Is the relationship between the built environment and physical activity moderated by perceptions of crime and safety?
1 Harder + Company Community Research and San Diego State University, School of Public Affairs, 3965 Fifth Avenue, Suite 420, San Diego, CA 92103, USA
2 SDSU/UCSD Joint Doctoral Program in Clinical Psychology, 3900 Fifth Avenue, Suite 310, San Diego, CA 92103, USA
3 Department of Family and Preventive Medicine, University of California, San Diego, 3900 Fifth Avenue, Suite 310, San Diego, CA 92103, USA
4 Department of Pediatrics, University of Washington & Seattle Children’s Research Institute, 2001 Eighth Avenue, Suite 400, Seattle, WA 98121, USA
5 School of Community and Regional Planning, University of British Columbia, Vancouver BC, #433-6333 Memorial Road, Vancouver BC V6T 1Z2, Canada
6 Department of Health Research & Policy and Stanford Prevention Research Center, Department of Medicine, Stanford University School of Medicine, 259 Campus Drive, HRP Redwood Building, T221, Stanford, CA 94305-5405, USA
International Journal of Behavioral Nutrition and Physical Activity 2014, 11:24 doi:10.1186/1479-5868-11-24Published: 24 February 2014
Direct relationships between safety concerns and physical activity have been inconsistently patterned in the literature. To tease out these relationships, crime, pedestrian, and traffic safety were examined as moderators of built environment associations with physical activity.
Exploratory analyses used two cross-sectional studies of 2068 adults ages 20–65 and 718 seniors ages 66+ with similar designs and measures. The studies were conducted in the Baltimore, Maryland-Washington, DC and Seattle-King County, Washington regions during 2001–2005 (adults) and 2005–2008 (seniors). Participants were recruited from areas selected to sample high- and low- income and walkability. Independent variables perceived crime, traffic, and pedestrian safety were measured using scales from validated instruments. A GIS-based walkability index was calculated for a street-network buffer around each participant’s home address. Outcomes were total physical activity measured using accelerometers and transportation and leisure walking measured with validated self-reports (IPAQ-long). Mixed effects regression models were conducted separately for each sample.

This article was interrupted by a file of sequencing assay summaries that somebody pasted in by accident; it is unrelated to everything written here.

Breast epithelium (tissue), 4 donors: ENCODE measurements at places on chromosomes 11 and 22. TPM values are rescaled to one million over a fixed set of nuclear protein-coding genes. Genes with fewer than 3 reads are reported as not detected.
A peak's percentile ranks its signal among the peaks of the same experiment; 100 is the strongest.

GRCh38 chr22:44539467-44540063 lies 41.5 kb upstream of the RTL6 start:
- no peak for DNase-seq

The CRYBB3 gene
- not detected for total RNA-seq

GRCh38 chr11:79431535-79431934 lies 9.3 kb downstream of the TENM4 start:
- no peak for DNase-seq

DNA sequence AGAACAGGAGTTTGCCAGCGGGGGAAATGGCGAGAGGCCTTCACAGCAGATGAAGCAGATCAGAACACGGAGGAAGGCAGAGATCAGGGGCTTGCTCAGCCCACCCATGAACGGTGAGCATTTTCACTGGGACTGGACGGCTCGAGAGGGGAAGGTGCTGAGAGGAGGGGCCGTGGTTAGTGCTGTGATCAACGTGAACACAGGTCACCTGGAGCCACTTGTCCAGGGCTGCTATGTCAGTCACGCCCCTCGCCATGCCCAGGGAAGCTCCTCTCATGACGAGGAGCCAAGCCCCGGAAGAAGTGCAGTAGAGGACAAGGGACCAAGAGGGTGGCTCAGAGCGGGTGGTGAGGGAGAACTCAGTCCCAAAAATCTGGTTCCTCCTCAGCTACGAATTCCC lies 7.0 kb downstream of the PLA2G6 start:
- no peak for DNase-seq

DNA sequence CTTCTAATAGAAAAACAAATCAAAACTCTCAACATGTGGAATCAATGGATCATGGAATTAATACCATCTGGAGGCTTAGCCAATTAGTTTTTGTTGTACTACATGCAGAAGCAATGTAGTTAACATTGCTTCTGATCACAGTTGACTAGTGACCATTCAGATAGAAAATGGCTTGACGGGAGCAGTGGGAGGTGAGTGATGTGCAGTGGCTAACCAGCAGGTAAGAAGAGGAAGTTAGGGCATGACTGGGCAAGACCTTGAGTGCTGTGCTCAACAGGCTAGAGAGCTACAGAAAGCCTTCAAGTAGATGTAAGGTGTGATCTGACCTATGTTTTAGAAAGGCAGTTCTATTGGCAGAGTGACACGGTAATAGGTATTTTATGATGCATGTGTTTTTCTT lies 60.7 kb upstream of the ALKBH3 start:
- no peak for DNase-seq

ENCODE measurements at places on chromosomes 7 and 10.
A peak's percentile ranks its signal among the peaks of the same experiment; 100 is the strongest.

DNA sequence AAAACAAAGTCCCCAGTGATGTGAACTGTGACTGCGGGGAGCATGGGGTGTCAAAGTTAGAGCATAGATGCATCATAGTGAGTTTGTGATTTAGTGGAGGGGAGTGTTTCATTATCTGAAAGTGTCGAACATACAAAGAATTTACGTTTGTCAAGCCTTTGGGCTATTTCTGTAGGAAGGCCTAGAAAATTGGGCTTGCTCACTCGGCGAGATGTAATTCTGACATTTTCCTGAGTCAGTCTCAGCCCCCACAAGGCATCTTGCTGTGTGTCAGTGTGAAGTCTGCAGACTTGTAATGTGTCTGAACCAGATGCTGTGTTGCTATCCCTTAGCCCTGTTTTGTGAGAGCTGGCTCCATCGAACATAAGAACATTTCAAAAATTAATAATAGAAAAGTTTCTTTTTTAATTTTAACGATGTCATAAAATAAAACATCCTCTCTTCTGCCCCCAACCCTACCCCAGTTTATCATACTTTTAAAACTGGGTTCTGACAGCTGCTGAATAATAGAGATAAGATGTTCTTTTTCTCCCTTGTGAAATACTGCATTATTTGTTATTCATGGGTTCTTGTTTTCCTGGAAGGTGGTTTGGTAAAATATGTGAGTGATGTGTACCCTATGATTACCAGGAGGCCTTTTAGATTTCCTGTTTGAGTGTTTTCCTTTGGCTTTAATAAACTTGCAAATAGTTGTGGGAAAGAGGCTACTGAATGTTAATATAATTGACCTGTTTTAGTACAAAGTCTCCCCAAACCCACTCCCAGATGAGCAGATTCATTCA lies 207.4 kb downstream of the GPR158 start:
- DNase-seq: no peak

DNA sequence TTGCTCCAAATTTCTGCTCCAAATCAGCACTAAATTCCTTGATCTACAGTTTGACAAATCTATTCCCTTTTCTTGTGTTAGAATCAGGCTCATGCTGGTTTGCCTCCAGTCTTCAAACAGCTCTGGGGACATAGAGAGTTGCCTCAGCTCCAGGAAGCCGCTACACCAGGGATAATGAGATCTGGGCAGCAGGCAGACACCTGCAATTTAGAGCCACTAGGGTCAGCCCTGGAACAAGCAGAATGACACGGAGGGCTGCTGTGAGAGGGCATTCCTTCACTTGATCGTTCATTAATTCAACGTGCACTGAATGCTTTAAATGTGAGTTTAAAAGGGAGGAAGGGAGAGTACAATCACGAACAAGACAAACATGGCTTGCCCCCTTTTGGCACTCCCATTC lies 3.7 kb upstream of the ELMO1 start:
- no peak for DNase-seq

Of 36 interactions evaluated across both studies, only 5 were significant (p < .05). Significant interactions did not consistently support a pattern of highest physical activity when safety was rated high and environments were favorable. There was not consistent evidence that safety concerns reduced the beneficial effects of favorable environments on physical activity. Only pedestrian safety showed evidence of a consistent main effect with physical activity outcomes, possibly because pedestrian safety items (e.g., crosswalks, sidewalks) were not as subjective as those on the crime and traffic safety scales.
Clear relationships between crime, pedestrian, and traffic safety with physical activity levels remain elusive. The development of more precise safety variables and the use of neighborhood-specific physical activity outcomes may help to elucidate these relationships.